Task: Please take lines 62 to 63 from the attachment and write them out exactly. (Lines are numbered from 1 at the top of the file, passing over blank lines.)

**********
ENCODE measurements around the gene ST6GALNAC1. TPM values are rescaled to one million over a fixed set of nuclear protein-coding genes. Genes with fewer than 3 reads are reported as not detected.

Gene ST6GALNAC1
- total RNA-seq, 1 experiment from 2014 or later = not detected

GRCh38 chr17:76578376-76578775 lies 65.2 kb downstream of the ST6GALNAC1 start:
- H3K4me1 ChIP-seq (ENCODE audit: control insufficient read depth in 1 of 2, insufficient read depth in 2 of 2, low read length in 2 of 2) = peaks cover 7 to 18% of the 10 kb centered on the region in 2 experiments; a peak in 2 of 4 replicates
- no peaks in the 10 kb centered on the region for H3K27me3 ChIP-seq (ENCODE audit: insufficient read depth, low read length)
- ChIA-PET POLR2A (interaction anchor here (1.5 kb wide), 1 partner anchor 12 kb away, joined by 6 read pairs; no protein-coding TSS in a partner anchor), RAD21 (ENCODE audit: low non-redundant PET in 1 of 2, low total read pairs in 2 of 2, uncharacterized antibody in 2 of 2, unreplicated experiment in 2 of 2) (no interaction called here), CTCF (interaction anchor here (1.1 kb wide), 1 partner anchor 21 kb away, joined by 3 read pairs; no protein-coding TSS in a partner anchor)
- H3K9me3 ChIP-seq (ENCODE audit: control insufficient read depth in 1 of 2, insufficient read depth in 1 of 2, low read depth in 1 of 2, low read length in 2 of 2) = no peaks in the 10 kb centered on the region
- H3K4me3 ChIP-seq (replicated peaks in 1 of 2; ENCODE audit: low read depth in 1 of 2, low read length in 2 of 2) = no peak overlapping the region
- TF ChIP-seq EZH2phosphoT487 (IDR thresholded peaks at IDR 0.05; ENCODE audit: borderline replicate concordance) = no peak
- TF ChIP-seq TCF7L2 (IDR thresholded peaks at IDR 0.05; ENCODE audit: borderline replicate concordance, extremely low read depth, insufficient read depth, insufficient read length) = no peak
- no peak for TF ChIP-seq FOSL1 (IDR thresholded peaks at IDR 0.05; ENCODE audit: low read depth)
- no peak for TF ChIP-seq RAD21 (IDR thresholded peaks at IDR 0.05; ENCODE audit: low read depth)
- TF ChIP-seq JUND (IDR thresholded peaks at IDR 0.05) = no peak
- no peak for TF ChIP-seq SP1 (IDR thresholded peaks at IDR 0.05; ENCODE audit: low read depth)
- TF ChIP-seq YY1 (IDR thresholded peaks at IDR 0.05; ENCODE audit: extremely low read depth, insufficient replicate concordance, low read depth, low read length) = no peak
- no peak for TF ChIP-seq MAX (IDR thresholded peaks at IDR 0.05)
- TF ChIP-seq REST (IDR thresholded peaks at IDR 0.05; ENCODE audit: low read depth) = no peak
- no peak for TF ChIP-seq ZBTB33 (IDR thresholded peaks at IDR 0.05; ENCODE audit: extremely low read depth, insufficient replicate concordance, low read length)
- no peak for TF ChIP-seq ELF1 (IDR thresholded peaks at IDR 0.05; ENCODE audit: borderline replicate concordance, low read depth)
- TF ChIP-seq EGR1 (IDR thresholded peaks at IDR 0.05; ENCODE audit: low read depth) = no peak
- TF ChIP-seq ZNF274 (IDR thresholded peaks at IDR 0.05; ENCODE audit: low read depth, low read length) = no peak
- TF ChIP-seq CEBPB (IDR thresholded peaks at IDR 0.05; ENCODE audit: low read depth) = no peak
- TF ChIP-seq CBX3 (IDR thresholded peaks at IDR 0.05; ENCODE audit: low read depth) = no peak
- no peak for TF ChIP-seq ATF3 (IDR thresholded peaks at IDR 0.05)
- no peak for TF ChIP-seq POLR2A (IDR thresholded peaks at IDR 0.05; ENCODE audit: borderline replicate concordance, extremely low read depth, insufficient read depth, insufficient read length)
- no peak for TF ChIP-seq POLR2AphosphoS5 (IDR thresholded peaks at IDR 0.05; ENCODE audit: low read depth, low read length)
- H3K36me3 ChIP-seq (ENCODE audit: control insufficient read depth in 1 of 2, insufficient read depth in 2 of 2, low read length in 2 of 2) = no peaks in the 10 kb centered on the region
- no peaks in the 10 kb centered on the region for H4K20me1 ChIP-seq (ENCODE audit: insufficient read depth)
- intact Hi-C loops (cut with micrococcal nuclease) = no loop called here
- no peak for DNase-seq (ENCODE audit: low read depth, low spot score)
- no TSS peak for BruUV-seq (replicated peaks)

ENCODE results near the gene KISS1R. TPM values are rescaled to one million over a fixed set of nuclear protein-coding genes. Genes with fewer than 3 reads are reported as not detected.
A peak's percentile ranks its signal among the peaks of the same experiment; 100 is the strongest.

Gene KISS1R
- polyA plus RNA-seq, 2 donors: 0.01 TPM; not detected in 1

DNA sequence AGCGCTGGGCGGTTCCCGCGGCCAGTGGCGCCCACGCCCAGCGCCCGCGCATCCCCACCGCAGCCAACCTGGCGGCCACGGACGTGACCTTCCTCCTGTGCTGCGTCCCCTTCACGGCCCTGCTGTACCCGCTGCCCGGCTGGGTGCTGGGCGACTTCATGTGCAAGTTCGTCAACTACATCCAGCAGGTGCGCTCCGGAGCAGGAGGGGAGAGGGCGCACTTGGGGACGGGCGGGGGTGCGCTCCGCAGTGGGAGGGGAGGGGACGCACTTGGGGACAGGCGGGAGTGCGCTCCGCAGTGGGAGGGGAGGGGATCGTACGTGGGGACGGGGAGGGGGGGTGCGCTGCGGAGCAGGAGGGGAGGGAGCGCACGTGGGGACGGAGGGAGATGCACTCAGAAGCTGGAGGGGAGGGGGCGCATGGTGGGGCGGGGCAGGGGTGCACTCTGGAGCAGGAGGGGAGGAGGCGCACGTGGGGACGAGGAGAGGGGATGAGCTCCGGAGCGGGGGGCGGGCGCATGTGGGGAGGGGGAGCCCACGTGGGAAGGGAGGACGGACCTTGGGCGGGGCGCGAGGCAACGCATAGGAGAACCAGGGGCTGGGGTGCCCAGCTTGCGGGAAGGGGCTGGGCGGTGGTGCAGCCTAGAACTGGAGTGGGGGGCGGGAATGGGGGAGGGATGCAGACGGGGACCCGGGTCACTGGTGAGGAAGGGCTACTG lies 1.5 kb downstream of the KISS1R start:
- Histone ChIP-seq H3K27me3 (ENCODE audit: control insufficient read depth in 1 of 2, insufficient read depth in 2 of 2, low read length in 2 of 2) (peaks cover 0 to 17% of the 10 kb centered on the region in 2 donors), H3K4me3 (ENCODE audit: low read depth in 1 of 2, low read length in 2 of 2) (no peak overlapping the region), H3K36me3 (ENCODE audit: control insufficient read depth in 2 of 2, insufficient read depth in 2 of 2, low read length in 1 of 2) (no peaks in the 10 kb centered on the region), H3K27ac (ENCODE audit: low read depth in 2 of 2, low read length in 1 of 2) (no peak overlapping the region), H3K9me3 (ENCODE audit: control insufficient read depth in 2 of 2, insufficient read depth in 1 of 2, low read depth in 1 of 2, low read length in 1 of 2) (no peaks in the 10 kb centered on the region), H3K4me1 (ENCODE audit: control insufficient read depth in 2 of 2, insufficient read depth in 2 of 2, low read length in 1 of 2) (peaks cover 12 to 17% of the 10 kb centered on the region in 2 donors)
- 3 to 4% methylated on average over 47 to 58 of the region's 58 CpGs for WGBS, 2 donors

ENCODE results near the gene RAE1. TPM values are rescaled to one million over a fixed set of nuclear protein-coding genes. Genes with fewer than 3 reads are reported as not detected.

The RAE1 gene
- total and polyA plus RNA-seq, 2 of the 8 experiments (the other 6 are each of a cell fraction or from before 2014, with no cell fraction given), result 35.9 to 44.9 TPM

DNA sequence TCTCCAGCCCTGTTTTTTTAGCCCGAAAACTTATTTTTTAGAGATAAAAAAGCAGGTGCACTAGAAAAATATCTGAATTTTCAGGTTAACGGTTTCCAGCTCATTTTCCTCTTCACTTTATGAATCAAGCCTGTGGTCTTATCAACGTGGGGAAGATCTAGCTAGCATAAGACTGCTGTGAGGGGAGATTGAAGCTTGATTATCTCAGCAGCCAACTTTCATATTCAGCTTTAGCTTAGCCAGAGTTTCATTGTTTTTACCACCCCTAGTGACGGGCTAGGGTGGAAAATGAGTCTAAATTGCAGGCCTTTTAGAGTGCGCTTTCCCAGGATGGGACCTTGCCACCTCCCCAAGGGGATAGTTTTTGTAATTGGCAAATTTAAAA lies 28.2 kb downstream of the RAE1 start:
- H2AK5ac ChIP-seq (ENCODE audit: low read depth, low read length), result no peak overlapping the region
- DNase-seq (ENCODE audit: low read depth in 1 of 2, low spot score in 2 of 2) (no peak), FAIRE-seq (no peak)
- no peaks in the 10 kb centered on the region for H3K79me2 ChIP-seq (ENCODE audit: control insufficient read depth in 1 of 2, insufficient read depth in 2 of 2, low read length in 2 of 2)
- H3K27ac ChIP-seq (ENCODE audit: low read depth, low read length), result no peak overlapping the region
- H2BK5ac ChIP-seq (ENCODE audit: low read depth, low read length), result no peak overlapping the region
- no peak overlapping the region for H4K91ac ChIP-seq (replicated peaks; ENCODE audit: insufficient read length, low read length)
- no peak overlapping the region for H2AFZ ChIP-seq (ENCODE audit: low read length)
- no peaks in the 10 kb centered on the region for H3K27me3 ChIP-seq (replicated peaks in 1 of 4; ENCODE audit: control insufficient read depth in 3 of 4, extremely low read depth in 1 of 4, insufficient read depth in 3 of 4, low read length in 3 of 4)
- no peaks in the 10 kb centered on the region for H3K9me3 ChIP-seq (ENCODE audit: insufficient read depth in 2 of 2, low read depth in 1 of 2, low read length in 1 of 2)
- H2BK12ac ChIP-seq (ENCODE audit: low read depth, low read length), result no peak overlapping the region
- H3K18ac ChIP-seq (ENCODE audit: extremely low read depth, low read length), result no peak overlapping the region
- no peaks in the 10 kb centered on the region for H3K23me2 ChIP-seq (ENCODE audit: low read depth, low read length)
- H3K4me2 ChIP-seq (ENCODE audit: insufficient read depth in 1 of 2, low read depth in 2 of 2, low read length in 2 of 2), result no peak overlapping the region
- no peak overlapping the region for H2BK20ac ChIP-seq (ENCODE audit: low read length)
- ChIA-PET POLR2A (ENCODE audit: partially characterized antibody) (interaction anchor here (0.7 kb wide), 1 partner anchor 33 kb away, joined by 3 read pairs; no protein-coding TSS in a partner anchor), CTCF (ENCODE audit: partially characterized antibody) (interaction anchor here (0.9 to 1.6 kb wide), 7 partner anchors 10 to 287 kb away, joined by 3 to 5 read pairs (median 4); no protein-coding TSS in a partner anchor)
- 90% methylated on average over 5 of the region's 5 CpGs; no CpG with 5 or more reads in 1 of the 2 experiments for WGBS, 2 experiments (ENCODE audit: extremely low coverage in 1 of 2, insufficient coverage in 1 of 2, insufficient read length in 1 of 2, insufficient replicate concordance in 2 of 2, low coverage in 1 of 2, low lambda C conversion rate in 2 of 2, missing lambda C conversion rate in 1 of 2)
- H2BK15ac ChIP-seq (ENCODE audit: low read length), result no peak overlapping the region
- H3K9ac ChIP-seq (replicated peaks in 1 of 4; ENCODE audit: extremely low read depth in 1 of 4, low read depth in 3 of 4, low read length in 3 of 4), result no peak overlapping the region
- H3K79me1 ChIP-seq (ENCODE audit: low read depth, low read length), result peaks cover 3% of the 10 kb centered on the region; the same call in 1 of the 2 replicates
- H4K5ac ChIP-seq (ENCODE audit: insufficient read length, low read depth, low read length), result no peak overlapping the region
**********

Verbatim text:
- H3K79me1 ChIP-seq (ENCODE audit: low read depth, low read length), result peaks cover 3% of the 10 kb centered on the region; the same call in 1 of the 2 replicates
- H4K5ac ChIP-seq (ENCODE audit: insufficient read length, low read depth, low read length), result no peak overlapping the region